03/22/2007 06:19 pm ET Updated May 25, 2011

Bill Richardson: Is Attorney General the Peoples' Lawyer or Just a Political Flack?

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I think Warren Olney's show, "To the Point," airs in the Washington, DC area again tonight at 10 p.m. It aired earlier today at 2 p.m. Eastern and 11 a.m. Pacific. Bill Richardson is on for the last 10 minutes -- and Richardson is just superb.

While I have written both critically and positively about New Mexico's Governor, Richardson was the finest I have heard today in just ten minutes of air time.

Among the many blunt but insightful comments Richardson shared were that "Attorney General Gonzales needed to decide if he was the nation's lawyer, the peoples' lawyer, or whether he was just the President's political flack."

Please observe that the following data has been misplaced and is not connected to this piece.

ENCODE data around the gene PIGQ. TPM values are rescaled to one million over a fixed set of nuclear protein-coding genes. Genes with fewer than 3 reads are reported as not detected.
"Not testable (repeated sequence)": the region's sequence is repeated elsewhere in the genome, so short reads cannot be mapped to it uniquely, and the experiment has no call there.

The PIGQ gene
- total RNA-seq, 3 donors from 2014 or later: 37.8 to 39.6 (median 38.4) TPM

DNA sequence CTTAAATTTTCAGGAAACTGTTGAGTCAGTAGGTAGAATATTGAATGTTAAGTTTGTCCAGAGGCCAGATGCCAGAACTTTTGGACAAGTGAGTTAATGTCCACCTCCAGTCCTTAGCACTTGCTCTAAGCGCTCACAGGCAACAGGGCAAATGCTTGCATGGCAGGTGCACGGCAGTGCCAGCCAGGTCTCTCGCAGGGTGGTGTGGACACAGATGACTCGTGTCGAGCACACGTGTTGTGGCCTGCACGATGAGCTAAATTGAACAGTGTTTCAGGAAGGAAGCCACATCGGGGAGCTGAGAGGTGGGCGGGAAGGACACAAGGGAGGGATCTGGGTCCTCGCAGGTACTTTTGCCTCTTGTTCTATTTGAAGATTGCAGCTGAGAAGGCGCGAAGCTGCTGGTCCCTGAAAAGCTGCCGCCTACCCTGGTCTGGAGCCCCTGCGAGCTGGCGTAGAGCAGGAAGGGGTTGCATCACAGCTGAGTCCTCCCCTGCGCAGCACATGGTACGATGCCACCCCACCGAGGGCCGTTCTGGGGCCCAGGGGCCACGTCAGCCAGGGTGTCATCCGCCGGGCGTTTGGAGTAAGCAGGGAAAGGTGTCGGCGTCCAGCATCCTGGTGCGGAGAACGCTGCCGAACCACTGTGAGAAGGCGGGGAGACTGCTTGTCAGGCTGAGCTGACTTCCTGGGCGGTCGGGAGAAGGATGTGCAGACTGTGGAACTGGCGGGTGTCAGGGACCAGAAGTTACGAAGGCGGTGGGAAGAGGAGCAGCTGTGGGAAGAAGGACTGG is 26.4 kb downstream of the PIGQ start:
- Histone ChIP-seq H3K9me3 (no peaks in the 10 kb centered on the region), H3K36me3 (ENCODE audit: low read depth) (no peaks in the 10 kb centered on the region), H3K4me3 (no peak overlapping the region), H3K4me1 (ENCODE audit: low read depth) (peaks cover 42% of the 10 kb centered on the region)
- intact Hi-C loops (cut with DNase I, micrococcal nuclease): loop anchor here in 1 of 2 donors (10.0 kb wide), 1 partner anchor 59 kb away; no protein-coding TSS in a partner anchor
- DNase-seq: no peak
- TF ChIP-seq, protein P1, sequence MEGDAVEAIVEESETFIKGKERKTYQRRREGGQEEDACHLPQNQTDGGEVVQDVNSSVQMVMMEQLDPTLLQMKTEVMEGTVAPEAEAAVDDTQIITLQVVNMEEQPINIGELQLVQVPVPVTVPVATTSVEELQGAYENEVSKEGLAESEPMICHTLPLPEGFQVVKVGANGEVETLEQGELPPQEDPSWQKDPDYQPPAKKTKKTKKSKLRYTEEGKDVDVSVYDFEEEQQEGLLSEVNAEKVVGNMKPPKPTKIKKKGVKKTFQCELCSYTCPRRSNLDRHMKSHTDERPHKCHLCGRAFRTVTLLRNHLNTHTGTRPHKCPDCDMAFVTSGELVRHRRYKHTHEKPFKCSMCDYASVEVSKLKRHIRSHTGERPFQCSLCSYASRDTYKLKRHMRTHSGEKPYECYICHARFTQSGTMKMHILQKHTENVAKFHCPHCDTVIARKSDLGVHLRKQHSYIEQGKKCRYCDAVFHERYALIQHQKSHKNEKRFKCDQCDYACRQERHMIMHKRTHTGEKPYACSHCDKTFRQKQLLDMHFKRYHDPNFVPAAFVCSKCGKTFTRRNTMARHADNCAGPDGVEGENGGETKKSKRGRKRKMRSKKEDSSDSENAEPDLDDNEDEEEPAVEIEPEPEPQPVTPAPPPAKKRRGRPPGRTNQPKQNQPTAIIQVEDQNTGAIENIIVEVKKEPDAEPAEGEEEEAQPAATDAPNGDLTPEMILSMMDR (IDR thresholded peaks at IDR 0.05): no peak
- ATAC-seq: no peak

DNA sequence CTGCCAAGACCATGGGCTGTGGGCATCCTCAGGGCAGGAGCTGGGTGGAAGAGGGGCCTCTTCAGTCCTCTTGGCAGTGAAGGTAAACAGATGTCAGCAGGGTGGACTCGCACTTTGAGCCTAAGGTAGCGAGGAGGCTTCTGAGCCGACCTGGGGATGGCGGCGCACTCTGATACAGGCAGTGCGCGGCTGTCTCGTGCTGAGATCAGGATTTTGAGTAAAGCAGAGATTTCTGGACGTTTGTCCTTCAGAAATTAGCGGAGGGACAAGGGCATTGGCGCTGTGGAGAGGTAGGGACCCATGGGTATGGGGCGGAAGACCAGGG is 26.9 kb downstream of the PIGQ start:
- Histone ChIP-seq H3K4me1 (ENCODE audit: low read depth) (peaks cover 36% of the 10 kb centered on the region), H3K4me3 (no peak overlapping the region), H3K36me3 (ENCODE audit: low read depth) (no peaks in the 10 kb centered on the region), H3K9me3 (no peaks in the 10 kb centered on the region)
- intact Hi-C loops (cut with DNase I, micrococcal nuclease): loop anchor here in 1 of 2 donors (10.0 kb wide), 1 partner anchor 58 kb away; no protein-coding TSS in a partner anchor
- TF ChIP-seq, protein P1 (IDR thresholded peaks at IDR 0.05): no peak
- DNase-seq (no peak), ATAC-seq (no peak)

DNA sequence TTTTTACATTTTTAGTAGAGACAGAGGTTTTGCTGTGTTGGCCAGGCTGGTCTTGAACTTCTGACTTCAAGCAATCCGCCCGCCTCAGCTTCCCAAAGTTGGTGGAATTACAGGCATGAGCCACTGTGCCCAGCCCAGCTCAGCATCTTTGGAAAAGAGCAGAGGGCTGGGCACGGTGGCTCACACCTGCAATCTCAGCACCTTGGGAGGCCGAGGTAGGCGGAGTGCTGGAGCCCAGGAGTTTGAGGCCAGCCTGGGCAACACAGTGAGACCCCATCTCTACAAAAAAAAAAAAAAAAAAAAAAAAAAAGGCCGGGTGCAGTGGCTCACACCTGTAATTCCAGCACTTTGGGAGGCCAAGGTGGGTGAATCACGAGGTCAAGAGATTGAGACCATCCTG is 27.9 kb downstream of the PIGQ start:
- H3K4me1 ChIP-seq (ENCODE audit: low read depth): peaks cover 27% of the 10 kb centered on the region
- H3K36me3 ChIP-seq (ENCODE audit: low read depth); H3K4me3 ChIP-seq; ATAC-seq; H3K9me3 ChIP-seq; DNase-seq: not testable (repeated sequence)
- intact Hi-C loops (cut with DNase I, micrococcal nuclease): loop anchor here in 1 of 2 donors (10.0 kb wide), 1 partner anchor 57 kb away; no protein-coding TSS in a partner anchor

Richardson did not feel that matters that were essentially "political" should be shielded by executive privilege. Unless it was a matter of national security, Governor Richardson saw the effort to shield Congressional oversight from the Gonzales attorney firings as inappropriate.

On the Middle East, Richardson got the frame exactly right. He didn't just focus on whether the surge would work or fail (though he called the surge "tragic"), he said that what needed to happen was a reconciliation process inside Iraq as well as a regional stakeholders gathering -- including Syria and Iran.

I didn't understand what Richardson meant when he said that we needed to give Iran its "fuel cycle," though I think what he intended to say was to find ways to give Iran access to nuclear fuel for a civilian nuclear energy capacity. Russia has been trying to do something along these lines -- but thus far Iran has rebuffed the offers.

Essentially, Richardson thinks that the same kind of regional deal-making that the Iraq Study Group called for is what we should be enthusiastically pursuing in the region.

All in all, Bill Richardson's comments were excellent -- and were the type of quick hit common sense that other candidates should try out.

-- Steve Clemons publishes the popular political blog, The Washington Note